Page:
As the death toll rose from Kyrgyzstan’s violence, a refugee crisis loomed, and the humanitarian conditions worsened, leaders in Kyrgyzstan’s interim government requested Russian peacekeeping troops. Some Russian soldiers manned a military base in the country, although that base is in the north of the country, far from the Ferghana Valley.  Yet the Russians demurred.

The Russian decision to intervene seems contrary to previous policy decisions taken alongside humanitarian rhetoric, namely the 2008 invasion of Georgia to aid the Ossetian population of the South Ossetian breakaway region, after Georgian troops moved in to the South Ossetian capital, Tskhinval(i). Citing Georgian genocide against the Ossetian population, although the Georgian government and several observers argued the Russians were more politically motivated than humanitarian. For some current analysts, Russian interest in a humanitarian policy is further exposed by her lack of action in Kyrgyzstan.  Commenting for the New York Times, Fiona Hill linked the Georgian and the Kyrgyzstan cases and Russian action: “One would imagine this kind of self-declaration also comes with responsibility. They can declare their interests and the right to intervene at the time they choose, but when people ask them to intervene they are much more reluctant.”

Other observers, like Brian Whitmore in his RFE/RL feature story and op-ed, ponder a new Russian strategy of restraint — motivated perhaps by a renewed interest in multilateralism (regional multilateralism in the form of the Collective Security Treaty Organization) and the Obama-Russia reset. Whitmore is careful to juxtapose the Georgian experience and note that it is far too early to tell whether the inaction in Kyrgyzstan represents any real policy change.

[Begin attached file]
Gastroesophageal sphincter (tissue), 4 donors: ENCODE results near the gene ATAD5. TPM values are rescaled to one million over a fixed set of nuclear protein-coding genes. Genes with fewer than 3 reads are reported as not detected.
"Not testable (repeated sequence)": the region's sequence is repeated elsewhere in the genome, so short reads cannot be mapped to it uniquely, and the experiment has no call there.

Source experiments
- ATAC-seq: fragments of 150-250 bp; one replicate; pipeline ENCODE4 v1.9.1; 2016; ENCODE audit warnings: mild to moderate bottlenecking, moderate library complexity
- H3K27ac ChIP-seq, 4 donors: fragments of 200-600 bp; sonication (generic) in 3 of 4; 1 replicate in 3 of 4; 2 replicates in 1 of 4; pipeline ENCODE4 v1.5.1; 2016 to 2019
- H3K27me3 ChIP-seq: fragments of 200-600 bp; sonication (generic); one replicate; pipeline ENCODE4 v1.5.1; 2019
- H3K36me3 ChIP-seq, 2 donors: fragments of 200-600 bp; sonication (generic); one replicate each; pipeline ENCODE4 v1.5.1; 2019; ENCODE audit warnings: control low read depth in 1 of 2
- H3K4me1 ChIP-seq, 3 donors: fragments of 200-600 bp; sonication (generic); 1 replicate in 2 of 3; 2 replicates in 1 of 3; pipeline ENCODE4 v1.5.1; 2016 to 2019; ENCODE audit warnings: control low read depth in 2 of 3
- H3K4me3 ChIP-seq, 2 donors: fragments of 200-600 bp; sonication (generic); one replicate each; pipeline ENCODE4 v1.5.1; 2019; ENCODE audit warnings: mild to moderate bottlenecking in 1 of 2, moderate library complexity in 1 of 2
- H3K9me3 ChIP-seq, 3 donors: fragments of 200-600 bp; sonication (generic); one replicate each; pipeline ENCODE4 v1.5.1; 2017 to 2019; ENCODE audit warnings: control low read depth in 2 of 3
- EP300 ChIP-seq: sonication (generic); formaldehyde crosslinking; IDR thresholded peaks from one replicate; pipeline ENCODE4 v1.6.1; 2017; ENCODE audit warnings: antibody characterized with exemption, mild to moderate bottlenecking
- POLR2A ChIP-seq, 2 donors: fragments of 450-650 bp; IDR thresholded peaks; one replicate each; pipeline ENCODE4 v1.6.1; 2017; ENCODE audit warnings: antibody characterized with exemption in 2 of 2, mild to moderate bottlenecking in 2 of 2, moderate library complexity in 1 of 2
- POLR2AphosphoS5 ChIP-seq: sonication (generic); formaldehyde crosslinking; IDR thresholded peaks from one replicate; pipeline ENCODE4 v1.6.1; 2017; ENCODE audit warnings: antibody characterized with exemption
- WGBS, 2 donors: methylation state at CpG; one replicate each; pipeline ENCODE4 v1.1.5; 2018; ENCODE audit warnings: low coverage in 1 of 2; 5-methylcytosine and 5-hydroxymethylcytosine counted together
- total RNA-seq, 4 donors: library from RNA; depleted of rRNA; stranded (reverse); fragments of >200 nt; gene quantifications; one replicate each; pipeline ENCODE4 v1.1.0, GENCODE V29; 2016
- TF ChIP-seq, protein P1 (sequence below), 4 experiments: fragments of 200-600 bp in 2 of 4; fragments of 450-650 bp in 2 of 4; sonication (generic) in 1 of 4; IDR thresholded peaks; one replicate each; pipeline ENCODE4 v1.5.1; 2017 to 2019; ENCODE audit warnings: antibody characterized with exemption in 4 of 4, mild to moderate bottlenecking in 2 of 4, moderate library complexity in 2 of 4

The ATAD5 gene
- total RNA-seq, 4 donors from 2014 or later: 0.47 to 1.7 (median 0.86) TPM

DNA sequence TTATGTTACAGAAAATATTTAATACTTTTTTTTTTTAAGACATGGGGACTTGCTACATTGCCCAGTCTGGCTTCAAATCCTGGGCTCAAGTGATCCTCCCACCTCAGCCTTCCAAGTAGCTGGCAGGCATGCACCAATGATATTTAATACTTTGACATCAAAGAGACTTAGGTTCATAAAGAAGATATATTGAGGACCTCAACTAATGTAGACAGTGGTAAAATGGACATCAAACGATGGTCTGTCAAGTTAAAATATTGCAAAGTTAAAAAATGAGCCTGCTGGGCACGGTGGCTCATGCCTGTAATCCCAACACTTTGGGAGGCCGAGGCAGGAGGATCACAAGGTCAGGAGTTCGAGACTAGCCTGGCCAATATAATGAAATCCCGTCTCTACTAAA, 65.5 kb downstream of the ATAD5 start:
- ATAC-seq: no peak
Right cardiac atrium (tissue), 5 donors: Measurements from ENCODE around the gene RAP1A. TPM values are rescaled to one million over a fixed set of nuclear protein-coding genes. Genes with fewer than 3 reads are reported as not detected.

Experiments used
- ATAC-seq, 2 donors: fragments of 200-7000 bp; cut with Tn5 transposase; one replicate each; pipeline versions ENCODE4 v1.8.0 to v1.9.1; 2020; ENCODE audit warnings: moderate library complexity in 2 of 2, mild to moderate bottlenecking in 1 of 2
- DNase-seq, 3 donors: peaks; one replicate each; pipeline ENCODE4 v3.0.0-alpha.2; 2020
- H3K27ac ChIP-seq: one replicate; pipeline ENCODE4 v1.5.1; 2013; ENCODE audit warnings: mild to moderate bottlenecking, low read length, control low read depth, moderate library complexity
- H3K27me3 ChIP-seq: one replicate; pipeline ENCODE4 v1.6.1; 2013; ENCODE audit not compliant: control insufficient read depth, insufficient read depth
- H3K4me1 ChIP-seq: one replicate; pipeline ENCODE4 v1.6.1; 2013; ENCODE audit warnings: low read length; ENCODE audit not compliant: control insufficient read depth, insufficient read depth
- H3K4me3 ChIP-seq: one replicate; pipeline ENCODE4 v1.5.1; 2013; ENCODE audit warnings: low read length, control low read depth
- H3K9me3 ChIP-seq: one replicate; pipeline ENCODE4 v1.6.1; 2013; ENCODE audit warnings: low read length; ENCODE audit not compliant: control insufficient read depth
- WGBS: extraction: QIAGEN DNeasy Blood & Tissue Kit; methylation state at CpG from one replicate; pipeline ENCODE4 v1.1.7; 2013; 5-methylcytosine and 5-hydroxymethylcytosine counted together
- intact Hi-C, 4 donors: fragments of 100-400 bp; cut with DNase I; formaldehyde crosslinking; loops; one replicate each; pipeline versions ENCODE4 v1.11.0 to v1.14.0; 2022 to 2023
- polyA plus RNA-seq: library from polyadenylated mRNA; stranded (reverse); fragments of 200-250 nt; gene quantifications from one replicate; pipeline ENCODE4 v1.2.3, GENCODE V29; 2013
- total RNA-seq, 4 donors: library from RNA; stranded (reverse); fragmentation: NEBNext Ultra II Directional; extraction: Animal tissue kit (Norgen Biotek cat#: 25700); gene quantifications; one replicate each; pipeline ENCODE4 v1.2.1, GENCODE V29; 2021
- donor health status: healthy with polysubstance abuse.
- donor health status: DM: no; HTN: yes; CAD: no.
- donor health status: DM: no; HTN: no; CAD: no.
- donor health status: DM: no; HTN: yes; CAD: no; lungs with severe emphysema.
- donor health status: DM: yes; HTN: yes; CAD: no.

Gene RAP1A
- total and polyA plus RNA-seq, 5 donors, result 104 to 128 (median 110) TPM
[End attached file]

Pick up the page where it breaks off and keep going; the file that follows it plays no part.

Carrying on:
To my mind, I’m not troubled about the seeming Russian hypocrisy in its lack of action in Kyrgyzstan. Large powers cannot possibly intervene for every humanitarian crisis. (Although I do concede that the Russian inaction is troubling to me personally, since I do think major powers should attempt to prioritize humanitarian concerns when they can.) As a regional power, Russia’s costs in intervention in Kyrgyzstan would have been lower than the costs of the Georgian invasion. Yet the political interest of Russia in Georgia’s fragmentation speaks a great deal to its Black Sea geopolitical interests, its rivalry with the West, its oil politics, and the desire to protect the interests of Russian citizens, as the Abkhazian and Ossetian populations in the secessionist regions had largely become.

But it’s hard to see any sort of political advantage for the Russians to act militarily in Osh and accept the costs and uncertainty that military intervention necessarily bring. The Russians had gained with the upheaval in April and the overthrow of Bakiev. The Russians would like to see the U.S. military base removed from the north, but the current Ferghana violence does not speak to any U.S.-Russian rivalry. It seems now that the Ferghana violence is ebbing. If the worse is indeed over, perhaps it’s wise that the Russians did not escalate the fog of war.

(Hat tip to Laura Adams)

Julia A. George is an assistant professor of political science at Queens College, CUNY.